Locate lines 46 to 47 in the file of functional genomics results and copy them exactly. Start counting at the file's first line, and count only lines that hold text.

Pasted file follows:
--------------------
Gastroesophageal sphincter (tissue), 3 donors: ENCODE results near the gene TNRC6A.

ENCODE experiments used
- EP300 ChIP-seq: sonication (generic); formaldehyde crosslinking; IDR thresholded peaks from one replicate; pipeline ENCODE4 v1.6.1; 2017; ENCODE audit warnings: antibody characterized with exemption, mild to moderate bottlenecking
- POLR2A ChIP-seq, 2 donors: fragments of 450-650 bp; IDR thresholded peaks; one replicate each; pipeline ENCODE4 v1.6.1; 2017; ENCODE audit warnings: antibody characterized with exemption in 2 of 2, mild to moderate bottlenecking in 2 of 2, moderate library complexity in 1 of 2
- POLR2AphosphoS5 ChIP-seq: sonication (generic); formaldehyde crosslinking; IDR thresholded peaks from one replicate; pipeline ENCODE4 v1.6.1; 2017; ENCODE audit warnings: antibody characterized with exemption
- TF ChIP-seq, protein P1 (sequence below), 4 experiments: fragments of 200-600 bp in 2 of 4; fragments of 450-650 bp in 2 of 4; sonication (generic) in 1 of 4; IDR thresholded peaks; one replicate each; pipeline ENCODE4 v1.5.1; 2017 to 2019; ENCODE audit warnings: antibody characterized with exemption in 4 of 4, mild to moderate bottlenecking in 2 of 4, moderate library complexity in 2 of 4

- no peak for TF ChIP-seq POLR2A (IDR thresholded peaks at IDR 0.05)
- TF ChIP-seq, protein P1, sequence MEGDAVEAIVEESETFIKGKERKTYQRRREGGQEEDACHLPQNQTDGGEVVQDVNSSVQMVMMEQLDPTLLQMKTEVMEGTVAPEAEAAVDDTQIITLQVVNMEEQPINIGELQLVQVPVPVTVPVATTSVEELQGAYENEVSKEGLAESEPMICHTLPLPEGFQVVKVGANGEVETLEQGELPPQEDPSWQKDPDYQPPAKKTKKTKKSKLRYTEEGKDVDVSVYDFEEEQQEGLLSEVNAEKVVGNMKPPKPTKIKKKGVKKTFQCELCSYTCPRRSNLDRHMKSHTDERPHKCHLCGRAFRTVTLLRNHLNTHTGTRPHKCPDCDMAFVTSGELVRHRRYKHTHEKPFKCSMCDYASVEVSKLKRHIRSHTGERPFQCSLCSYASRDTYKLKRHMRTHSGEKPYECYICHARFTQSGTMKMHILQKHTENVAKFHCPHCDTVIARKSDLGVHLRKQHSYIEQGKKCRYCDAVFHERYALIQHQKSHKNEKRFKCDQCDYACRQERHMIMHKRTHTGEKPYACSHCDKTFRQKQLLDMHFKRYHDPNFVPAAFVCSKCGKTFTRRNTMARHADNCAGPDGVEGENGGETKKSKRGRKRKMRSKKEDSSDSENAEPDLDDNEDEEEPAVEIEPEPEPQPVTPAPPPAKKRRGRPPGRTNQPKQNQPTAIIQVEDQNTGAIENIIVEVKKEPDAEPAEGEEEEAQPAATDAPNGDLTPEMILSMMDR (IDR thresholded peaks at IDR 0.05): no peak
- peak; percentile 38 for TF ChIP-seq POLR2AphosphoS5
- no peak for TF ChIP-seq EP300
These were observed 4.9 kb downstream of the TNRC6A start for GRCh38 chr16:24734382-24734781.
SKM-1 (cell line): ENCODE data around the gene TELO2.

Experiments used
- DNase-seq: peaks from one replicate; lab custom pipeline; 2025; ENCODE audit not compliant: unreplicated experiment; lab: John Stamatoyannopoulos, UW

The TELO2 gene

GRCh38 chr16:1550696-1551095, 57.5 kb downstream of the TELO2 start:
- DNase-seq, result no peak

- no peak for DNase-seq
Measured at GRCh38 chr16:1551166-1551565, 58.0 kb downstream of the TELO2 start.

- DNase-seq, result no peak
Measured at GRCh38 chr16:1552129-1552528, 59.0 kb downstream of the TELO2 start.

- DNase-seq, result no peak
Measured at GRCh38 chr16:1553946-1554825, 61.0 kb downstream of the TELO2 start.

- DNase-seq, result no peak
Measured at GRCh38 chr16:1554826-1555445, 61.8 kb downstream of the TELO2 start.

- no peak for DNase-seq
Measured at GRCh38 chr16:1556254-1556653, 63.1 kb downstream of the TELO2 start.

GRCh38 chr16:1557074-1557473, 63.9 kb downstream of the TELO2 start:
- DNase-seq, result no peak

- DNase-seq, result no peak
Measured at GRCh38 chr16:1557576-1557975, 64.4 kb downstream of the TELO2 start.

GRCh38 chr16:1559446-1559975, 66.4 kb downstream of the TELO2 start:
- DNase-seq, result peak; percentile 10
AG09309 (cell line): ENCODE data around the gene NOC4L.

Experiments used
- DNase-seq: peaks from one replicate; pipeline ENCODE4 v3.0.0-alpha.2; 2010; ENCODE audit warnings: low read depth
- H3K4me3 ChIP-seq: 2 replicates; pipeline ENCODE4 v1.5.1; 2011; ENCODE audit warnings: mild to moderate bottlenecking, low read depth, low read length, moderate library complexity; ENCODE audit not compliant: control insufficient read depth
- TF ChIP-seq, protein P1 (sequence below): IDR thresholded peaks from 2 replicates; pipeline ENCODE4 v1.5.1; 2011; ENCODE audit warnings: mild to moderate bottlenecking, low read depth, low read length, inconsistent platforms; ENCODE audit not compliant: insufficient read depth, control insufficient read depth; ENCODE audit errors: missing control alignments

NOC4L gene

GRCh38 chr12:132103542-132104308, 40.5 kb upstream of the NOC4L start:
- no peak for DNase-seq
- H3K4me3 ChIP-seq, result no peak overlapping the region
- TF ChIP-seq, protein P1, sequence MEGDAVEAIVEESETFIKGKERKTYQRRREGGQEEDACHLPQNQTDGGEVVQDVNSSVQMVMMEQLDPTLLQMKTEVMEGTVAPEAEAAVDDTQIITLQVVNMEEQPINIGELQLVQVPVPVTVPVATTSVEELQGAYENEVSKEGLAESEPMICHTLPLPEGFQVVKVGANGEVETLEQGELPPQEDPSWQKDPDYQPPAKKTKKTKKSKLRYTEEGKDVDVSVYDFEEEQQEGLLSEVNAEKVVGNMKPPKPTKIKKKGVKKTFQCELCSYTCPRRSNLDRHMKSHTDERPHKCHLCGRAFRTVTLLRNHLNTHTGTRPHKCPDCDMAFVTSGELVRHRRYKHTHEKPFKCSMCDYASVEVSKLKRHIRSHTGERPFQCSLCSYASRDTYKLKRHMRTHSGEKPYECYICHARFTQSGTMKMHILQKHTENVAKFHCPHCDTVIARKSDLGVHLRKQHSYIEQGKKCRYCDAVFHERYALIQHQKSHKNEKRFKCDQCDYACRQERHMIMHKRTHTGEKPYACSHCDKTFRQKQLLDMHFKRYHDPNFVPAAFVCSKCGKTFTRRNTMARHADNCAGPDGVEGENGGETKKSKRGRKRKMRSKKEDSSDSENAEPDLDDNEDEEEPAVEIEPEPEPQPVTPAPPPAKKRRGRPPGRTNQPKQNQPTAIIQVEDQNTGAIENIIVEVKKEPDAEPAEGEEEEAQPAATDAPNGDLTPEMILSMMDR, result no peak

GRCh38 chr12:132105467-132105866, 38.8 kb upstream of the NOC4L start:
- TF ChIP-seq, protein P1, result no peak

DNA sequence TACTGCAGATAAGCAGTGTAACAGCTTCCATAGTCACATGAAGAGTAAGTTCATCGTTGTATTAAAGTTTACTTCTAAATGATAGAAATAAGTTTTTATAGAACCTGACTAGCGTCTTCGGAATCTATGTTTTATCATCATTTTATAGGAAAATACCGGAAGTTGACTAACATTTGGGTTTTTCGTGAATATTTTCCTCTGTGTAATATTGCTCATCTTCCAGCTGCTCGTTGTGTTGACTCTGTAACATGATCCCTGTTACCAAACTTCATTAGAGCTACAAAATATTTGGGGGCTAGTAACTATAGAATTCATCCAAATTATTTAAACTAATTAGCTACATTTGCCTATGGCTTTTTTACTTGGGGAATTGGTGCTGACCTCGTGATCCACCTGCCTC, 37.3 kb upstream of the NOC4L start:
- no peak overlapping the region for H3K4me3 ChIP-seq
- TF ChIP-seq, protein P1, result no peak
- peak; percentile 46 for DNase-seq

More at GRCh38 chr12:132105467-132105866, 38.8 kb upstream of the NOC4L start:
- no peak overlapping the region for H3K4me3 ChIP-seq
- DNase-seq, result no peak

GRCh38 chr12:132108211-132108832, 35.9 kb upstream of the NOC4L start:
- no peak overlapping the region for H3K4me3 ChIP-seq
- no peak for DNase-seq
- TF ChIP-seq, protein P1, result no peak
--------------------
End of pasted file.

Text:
DNA sequence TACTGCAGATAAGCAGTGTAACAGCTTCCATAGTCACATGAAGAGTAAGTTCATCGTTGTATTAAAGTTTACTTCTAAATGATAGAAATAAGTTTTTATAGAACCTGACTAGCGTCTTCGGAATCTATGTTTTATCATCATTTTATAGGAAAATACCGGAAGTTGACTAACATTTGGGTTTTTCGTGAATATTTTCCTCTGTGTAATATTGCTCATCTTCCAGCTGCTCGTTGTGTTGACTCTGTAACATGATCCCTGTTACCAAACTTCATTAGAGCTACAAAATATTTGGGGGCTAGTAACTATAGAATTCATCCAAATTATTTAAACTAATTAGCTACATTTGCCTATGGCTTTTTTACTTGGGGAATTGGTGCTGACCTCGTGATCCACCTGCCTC, 37.3 kb upstream of the NOC4L start:
- no peak overlapping the region for H3K4me3 ChIP-seq